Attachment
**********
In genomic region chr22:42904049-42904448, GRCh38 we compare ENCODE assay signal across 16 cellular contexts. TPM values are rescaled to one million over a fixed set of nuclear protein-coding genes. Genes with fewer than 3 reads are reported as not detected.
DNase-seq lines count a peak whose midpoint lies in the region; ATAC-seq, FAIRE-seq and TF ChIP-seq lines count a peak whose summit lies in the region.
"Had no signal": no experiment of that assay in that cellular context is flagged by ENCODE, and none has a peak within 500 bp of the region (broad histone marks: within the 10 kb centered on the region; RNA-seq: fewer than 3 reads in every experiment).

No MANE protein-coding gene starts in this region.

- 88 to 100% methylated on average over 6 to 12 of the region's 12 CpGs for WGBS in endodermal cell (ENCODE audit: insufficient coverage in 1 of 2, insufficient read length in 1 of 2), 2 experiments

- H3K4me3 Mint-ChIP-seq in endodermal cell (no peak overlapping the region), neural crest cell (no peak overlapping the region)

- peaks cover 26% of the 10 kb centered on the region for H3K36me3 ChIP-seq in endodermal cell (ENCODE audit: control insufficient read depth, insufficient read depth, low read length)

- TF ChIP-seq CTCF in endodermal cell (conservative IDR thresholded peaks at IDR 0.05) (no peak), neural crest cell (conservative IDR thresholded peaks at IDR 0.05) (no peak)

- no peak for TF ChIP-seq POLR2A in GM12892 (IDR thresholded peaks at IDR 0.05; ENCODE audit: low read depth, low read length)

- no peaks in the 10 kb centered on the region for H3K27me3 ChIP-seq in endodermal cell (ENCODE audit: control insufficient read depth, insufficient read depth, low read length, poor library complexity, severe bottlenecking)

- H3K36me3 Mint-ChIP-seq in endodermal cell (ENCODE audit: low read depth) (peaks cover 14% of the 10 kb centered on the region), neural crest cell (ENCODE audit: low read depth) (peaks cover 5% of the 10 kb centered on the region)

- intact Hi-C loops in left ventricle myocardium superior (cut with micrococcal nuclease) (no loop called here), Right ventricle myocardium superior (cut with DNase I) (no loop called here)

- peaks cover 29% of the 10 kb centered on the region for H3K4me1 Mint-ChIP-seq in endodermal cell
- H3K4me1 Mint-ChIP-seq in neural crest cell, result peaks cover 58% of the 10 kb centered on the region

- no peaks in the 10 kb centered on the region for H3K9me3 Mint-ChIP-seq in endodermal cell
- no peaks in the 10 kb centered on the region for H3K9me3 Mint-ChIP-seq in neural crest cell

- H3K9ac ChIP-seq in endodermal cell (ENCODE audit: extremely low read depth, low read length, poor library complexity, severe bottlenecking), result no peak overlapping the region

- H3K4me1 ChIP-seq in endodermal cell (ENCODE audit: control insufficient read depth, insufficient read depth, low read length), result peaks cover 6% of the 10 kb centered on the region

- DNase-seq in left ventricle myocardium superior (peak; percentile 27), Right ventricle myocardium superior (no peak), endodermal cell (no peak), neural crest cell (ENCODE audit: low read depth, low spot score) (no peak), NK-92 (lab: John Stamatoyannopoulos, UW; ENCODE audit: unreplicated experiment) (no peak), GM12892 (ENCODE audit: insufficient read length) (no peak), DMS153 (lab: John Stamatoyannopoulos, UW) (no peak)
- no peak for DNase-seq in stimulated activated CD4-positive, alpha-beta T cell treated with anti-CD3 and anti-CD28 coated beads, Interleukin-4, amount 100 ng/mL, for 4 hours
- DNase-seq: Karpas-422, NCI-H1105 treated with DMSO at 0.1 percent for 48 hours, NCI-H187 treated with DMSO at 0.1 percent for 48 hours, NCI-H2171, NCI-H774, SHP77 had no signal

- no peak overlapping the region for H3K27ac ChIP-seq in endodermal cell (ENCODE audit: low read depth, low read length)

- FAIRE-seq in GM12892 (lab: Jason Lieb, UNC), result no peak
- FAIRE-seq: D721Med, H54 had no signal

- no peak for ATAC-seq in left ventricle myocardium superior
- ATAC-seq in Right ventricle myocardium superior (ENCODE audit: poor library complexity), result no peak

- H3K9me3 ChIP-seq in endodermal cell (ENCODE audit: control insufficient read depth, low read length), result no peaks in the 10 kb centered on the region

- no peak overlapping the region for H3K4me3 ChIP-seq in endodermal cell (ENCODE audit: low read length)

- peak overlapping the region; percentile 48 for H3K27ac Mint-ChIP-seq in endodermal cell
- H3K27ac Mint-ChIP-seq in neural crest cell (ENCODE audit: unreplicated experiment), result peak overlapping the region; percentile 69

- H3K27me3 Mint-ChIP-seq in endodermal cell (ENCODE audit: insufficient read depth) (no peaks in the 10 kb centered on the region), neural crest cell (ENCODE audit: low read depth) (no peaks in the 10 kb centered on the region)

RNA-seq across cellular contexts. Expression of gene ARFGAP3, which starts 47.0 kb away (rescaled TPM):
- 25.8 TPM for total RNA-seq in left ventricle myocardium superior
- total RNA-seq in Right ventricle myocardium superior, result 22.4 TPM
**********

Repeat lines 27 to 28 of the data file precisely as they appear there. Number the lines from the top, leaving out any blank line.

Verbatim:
- H3K9me3 ChIP-seq in endodermal cell (ENCODE audit: control insufficient read depth, low read length), result no peaks in the 10 kb centered on the region

- no peak overlapping the region for H3K4me3 ChIP-seq in endodermal cell (ENCODE audit: low read length)